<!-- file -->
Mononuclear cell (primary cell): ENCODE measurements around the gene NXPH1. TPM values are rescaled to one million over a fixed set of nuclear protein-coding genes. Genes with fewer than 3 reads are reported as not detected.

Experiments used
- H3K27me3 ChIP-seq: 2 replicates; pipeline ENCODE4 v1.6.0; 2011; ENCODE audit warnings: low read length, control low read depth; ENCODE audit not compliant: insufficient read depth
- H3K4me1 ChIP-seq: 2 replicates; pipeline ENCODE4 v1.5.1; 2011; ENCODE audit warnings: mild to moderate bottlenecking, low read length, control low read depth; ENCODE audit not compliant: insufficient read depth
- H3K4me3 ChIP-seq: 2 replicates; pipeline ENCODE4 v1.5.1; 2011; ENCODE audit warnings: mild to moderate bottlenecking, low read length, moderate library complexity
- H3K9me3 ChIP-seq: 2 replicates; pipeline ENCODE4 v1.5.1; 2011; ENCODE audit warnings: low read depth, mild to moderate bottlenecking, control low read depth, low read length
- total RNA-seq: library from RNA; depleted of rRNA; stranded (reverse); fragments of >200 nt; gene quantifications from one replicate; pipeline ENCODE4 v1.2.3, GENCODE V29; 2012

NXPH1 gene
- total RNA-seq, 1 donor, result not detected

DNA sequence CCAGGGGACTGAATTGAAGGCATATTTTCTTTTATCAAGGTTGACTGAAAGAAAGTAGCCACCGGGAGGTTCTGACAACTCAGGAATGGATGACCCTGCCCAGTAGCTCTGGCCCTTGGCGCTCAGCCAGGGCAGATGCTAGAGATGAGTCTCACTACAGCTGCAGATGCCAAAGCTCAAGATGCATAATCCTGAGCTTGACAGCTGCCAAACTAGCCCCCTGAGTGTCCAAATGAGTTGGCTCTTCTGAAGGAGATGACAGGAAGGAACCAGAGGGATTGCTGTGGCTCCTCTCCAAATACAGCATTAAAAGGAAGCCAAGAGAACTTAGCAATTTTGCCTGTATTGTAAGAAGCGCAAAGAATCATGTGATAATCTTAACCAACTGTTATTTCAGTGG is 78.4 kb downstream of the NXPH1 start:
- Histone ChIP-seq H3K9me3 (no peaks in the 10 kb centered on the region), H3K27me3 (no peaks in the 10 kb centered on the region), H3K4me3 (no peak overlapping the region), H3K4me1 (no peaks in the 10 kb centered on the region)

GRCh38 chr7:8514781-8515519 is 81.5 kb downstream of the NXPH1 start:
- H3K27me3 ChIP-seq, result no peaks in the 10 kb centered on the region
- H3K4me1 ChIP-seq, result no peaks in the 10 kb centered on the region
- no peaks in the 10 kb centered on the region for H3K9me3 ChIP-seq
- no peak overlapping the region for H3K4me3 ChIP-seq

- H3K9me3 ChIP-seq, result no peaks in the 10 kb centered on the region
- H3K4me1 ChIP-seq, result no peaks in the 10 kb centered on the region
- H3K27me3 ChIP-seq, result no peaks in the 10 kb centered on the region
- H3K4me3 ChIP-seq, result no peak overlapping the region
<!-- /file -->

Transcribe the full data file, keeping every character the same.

Mononuclear cell (primary cell): ENCODE measurements around the gene NXPH1. TPM values are rescaled to one million over a fixed set of nuclear protein-coding genes. Genes with fewer than 3 reads are reported as not detected.

Experiments used
- H3K27me3 ChIP-seq: 2 replicates; pipeline ENCODE4 v1.6.0; 2011; ENCODE audit warnings: low read length, control low read depth; ENCODE audit not compliant: insufficient read depth
- H3K4me1 ChIP-seq: 2 replicates; pipeline ENCODE4 v1.5.1; 2011; ENCODE audit warnings: mild to moderate bottlenecking, low read length, control low read depth; ENCODE audit not compliant: insufficient read depth
- H3K4me3 ChIP-seq: 2 replicates; pipeline ENCODE4 v1.5.1; 2011; ENCODE audit warnings: mild to moderate bottlenecking, low read length, moderate library complexity
- H3K9me3 ChIP-seq: 2 replicates; pipeline ENCODE4 v1.5.1; 2011; ENCODE audit warnings: low read depth, mild to moderate bottlenecking, control low read depth, low read length
- total RNA-seq: library from RNA; depleted of rRNA; stranded (reverse); fragments of >200 nt; gene quantifications from one replicate; pipeline ENCODE4 v1.2.3, GENCODE V29; 2012

NXPH1 gene
- total RNA-seq, 1 donor, result not detected

DNA sequence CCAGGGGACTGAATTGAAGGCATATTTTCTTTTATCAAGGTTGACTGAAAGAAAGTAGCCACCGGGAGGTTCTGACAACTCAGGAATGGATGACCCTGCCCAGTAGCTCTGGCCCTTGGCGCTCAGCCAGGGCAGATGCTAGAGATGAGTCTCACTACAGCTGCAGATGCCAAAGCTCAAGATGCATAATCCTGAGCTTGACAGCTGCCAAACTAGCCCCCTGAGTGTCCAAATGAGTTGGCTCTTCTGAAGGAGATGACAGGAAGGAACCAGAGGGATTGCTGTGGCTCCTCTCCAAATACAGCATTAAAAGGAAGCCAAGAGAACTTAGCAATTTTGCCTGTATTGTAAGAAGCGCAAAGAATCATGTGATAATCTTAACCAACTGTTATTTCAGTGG is 78.4 kb downstream of the NXPH1 start:
- Histone ChIP-seq H3K9me3 (no peaks in the 10 kb centered on the region), H3K27me3 (no peaks in the 10 kb centered on the region), H3K4me3 (no peak overlapping the region), H3K4me1 (no peaks in the 10 kb centered on the region)

GRCh38 chr7:8514781-8515519 is 81.5 kb downstream of the NXPH1 start:
- H3K27me3 ChIP-seq, result no peaks in the 10 kb centered on the region
- H3K4me1 ChIP-seq, result no peaks in the 10 kb centered on the region
- no peaks in the 10 kb centered on the region for H3K9me3 ChIP-seq
- no peak overlapping the region for H3K4me3 ChIP-seq

- H3K9me3 ChIP-seq, result no peaks in the 10 kb centered on the region
- H3K4me1 ChIP-seq, result no peaks in the 10 kb centered on the region
- H3K27me3 ChIP-seq, result no peaks in the 10 kb centered on the region
- H3K4me3 ChIP-seq, result no peak overlapping the region